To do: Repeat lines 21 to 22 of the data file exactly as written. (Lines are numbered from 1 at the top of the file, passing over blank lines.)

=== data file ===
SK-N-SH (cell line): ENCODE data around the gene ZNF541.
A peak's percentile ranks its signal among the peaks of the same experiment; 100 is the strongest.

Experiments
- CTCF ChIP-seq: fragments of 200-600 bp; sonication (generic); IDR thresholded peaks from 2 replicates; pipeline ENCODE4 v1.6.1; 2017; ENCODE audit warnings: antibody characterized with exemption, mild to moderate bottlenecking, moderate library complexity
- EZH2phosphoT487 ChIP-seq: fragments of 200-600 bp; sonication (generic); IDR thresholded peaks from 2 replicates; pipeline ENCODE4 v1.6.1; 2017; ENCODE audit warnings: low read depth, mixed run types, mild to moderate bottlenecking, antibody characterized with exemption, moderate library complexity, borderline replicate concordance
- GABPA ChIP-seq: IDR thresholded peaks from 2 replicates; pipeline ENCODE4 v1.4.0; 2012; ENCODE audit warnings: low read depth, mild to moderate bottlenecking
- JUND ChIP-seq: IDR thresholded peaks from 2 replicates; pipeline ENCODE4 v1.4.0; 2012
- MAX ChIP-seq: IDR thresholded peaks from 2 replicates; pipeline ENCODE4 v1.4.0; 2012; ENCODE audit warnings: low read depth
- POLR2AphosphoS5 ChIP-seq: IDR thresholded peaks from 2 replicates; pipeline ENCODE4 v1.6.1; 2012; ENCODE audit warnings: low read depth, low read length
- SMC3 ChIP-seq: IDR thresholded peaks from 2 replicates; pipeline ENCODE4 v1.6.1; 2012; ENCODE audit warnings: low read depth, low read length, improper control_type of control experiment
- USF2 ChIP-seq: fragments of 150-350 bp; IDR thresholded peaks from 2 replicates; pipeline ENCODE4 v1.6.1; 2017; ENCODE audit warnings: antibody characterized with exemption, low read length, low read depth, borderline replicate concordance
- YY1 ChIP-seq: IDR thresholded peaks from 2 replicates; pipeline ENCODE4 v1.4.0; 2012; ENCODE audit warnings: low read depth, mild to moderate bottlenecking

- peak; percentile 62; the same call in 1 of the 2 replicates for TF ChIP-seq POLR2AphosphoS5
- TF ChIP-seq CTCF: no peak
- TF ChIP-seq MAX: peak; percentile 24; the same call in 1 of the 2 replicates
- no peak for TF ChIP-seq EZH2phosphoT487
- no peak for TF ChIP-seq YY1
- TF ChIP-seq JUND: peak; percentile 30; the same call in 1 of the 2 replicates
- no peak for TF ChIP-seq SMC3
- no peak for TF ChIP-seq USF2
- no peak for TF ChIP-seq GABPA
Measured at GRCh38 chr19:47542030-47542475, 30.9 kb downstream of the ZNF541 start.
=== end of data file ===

- no peak for TF ChIP-seq GABPA
Measured at GRCh38 chr19:47542030-47542475, 30.9 kb downstream of the ZNF541 start.